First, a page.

You may have heard of Voice of the Customer (VoC) but not fully understand what it is? Here’s a quick explainer and five key benefits you’ll get from running a Voice of the Customer programme.

What is Voice of the Customer?

A VoC programme researches customers’ needs, expectations, preferences, and aversions and acts on the findings. It’s different from other forms of research because it’s based purely on feedback.

It’s about listening to your customers – letting them be heard, and understanding how they feel about your business, products, and services.

It’s important to get key insights into what your target customers really need. You need to find out what the gap is between your customers’ expectations and their actual experience. When you do this, the insights shape your strategy, and build competitive advantage. This allows you to achieve deeper customer profitability.

Customer challenges

In today’s channel-agnostic environment, customer journeys are increasingly more difficult to track, and customer behaviour is hard to understand.

Customers have growing expectations and concerns about their interactions with organisations, and these are reflected in their behaviours, such as:

  • Immediacy demands – customers expect quick issue resolution and answers to questions
  • Loyalty decrease – customers are always looking for better deals
  • Switching frequently – customers switch because there is less friction to hinder them
  • Publicly vocal – customers use social media to publish dissatisfaction and complaints

These challenges set very high expectations to deliver against,  and demand a great customer experience.  Unless you solve them you will lose customers to your competitors and ultimately your brand reputation.

A VoC programme will inform and help you to tackle these challenges. The good news is that the number of methods and ways to collect data and feedback is increasing, making research projects much easier.

5 benefits of Voice of the Customer

1. VoC helps to build stronger relationships with customers

We all know that it costs five times more to acquire a new customer than retain an existing one. Studies have also shown that existing customers are 50% more likely to try new products, and spend 31% more compared to new customers. Retaining customers is key.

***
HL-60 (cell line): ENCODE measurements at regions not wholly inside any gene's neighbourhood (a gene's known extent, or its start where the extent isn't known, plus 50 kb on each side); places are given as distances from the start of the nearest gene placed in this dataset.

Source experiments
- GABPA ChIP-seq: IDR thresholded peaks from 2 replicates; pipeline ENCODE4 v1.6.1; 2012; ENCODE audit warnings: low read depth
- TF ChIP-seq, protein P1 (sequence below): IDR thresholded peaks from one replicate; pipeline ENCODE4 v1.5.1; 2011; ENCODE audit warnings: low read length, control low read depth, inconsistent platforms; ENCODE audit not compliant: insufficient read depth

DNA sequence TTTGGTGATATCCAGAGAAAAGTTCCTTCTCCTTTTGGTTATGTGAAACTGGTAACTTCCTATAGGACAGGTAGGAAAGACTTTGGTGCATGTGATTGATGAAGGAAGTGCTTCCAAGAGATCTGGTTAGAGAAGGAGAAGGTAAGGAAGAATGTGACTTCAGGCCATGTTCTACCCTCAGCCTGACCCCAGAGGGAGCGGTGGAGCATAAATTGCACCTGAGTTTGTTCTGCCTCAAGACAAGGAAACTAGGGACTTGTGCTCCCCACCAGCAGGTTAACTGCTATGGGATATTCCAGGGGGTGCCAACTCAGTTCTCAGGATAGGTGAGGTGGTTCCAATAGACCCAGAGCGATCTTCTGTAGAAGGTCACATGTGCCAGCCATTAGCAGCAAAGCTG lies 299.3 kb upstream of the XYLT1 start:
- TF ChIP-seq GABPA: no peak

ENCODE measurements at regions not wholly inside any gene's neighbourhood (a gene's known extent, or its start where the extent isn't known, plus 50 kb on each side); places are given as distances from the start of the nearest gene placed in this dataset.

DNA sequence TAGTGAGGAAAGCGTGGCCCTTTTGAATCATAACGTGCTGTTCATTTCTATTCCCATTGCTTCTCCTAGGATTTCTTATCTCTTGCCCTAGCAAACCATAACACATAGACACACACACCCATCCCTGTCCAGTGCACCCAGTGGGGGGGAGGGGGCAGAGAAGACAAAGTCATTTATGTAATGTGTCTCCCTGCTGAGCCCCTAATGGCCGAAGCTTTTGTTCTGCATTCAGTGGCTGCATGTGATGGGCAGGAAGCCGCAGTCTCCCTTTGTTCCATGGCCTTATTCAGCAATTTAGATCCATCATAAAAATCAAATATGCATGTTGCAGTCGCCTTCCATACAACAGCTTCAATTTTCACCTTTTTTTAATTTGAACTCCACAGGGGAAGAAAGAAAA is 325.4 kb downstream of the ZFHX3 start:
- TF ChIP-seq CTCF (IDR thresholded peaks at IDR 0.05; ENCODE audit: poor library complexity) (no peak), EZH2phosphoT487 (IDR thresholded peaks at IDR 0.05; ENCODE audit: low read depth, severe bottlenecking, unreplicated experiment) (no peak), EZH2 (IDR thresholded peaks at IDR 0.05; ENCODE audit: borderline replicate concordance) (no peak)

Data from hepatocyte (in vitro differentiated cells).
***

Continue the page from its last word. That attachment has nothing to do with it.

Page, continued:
2. Crucially, VoC reveals opportunities to improve customer experiences

A deeper understanding of your customers’ expectations will help you better support them. When you offer customers an easy and effective way to voice their opinions, and be heard, it  goes a long way in building trust and loyalty.

3. It uncovers current or potential pain points and allows companies to learn from their mistakes

The data gathered will show what customers think about certain issues and help you to contextualise, prioritise, and decide on how these should be addressed.

4. VoC helps companies to provide exceptional service to customers

Voice of the Customer is commonly used to gauge customer satisfaction levels, providing direct insight into improving customer service.

5. A good VoC programme can be used to drive incremental value

The insights will help you calculate Customer Lifetime Value (CLV) which is the premier metric in customer experience. Understanding metrics such as share of wallet, market penetration, cost of acquisition, ROI, retention and churn rates all help to determine a customer experience-led strategy that creates happy customers.

VoC Fundamentals

Your organisation requires some basic pre-requisites to carry out a successful VoC programme.

First, you need strong leadership to establish a customer-centric culture that starts at the top, where behaviour is modelled and cascaded down.

There should be a clear goal and vision that articulates successful customer outcomes as a key part of the company’s mission – in other words, a customer charter.

You need a process to link solicited and unsolicited feedback across multiple channels, to allow you to connect and engage with customers at key touch points along their customer journey.

You need to collaborate across functions in the business, particularly in the design, execution, analysis, and action planning stages. By leveraging dashboards and reports you can integrate VoC insights within internal forums. This improves how functions work together and will drive business decisions that support a customer-centric strategy.

Finally, your VoC programme is not just a one-time exercise. You should apply it when you want to test key changes or find out causes to KPI disparities. It will answer those questions.

Consequently, when used appropriately, VoC will support a mindset shift that develops and embeds continuous improvement into your organisation.

Need help to start?

Obviously if you don’t have any of these basics in place we can help you. Once established we can work with you set up a VoC programme.

For a friendly chat or just a bit more information, please reach out to me.

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James Kershaw
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